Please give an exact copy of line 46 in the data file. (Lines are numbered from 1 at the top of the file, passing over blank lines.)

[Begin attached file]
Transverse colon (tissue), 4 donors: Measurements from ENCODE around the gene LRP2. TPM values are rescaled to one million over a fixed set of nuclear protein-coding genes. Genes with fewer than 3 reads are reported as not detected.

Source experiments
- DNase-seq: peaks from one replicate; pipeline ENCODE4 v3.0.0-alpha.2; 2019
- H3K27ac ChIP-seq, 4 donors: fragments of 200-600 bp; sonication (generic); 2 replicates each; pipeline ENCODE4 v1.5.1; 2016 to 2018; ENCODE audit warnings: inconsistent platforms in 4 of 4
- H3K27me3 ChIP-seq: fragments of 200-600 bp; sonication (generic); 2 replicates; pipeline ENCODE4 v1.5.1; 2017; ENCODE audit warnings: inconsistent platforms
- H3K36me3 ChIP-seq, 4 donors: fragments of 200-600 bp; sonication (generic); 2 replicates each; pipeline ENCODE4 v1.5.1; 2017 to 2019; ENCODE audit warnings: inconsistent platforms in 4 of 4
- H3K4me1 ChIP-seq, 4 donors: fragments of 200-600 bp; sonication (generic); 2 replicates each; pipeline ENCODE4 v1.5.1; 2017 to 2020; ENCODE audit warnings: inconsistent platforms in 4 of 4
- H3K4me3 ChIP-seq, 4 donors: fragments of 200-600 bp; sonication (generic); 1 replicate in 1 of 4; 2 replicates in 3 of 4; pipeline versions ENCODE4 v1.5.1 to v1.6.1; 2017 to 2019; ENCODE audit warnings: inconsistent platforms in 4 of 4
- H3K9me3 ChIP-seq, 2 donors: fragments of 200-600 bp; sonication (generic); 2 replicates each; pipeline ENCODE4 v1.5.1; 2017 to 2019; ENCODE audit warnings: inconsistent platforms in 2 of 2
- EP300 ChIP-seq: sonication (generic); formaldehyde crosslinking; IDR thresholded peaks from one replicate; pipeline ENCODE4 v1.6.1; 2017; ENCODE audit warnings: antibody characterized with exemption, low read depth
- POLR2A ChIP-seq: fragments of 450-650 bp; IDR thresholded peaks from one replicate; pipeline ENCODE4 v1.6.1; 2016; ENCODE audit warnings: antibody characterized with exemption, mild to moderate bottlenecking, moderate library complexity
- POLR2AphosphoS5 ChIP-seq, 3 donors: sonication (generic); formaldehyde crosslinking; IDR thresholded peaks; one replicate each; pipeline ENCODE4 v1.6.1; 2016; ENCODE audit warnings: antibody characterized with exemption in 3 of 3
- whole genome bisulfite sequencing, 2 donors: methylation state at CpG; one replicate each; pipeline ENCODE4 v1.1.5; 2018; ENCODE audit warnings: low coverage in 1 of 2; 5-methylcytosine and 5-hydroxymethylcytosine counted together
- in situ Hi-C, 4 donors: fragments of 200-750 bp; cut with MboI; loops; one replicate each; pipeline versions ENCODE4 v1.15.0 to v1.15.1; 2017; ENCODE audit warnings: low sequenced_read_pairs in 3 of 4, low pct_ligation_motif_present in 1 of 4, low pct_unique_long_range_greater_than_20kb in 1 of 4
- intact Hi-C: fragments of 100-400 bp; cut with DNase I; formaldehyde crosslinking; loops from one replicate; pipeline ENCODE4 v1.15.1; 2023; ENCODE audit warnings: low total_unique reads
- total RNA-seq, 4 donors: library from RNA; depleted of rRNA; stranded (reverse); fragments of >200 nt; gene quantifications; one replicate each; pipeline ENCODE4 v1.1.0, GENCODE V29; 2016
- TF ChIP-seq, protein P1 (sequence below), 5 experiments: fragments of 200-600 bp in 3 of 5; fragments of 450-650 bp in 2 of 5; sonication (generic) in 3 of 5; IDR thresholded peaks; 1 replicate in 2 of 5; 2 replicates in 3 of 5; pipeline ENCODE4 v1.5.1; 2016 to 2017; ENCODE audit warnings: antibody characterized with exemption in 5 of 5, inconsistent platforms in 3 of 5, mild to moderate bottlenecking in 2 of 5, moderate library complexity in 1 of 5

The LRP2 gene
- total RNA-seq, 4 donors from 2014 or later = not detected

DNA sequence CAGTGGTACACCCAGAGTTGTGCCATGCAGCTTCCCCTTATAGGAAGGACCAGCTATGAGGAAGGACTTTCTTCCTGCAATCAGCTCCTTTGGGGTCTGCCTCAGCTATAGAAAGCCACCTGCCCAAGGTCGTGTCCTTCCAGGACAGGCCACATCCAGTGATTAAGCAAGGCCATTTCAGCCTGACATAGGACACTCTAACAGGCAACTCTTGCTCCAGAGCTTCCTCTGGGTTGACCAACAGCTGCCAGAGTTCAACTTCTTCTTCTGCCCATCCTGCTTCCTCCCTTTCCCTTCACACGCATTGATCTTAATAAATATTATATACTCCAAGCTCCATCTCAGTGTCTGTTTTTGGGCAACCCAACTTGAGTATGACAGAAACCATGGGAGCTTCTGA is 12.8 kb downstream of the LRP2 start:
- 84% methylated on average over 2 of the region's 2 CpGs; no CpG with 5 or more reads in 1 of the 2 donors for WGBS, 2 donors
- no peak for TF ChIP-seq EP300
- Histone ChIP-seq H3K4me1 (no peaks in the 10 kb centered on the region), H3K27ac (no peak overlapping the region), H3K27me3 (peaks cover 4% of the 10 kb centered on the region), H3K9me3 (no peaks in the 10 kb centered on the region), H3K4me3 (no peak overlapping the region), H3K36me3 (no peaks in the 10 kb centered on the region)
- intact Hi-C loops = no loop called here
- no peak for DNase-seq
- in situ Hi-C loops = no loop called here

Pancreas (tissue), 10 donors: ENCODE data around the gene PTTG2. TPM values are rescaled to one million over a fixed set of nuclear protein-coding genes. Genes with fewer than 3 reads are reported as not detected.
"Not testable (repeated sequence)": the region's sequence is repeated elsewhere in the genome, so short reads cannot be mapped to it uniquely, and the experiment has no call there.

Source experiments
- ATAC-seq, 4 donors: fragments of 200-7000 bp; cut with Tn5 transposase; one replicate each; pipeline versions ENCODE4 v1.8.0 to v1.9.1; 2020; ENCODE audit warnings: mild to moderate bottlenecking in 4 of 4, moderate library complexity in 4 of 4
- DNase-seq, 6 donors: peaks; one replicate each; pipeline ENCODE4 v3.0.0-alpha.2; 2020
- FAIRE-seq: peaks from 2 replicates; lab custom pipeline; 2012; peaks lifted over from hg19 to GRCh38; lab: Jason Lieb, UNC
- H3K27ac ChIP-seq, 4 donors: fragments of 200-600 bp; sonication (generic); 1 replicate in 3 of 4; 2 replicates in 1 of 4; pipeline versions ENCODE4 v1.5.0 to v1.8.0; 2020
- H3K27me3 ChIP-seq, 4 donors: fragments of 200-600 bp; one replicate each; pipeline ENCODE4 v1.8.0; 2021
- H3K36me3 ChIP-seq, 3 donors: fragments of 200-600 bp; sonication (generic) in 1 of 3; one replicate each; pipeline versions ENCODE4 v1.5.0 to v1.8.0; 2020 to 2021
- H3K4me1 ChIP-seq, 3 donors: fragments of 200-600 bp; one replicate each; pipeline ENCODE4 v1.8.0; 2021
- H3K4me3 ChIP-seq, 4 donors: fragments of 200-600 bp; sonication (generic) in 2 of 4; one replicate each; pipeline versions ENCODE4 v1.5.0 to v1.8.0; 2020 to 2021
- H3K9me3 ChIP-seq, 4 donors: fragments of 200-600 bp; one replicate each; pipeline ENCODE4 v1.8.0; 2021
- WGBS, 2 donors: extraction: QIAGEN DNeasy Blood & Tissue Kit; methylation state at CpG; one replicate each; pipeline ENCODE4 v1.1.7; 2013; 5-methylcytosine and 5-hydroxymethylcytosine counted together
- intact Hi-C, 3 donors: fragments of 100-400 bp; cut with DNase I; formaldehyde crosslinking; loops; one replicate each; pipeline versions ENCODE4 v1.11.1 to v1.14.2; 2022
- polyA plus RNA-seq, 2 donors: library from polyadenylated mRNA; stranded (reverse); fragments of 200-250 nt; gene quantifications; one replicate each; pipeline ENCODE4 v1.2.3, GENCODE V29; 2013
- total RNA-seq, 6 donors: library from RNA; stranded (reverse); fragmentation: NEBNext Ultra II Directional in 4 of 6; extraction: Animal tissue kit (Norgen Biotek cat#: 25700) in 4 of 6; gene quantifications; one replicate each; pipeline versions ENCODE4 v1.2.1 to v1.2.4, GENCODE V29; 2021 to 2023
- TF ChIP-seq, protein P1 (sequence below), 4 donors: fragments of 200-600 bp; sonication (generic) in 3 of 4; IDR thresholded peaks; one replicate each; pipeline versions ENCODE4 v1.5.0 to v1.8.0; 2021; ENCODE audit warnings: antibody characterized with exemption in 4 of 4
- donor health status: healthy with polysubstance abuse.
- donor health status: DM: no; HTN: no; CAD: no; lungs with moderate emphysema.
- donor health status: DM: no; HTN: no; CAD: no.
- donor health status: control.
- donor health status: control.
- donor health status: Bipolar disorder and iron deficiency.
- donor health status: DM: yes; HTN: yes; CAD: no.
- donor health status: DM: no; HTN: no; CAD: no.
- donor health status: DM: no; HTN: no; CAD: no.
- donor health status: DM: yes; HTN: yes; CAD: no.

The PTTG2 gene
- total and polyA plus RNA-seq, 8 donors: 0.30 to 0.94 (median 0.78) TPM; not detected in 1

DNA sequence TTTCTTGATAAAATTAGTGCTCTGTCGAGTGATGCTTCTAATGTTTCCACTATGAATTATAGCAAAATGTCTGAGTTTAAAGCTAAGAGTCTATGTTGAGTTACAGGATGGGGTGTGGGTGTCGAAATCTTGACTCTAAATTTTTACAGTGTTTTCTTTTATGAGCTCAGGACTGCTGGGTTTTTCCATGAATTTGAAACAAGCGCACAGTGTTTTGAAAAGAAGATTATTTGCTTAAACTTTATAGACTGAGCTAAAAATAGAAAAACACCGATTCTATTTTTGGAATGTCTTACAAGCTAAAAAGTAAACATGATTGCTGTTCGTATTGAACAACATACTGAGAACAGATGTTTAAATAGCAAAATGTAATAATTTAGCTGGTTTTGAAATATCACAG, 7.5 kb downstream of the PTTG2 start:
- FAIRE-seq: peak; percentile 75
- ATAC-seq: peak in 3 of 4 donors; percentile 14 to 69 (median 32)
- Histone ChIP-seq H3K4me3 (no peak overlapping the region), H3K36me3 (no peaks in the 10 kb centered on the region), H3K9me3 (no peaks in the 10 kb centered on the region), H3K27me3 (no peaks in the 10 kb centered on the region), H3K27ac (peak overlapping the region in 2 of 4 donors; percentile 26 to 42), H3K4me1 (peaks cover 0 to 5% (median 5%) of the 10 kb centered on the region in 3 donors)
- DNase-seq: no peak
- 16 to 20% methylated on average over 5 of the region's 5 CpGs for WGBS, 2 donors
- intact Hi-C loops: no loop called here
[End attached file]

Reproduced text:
- donor health status: DM: no; HTN: no; CAD: no.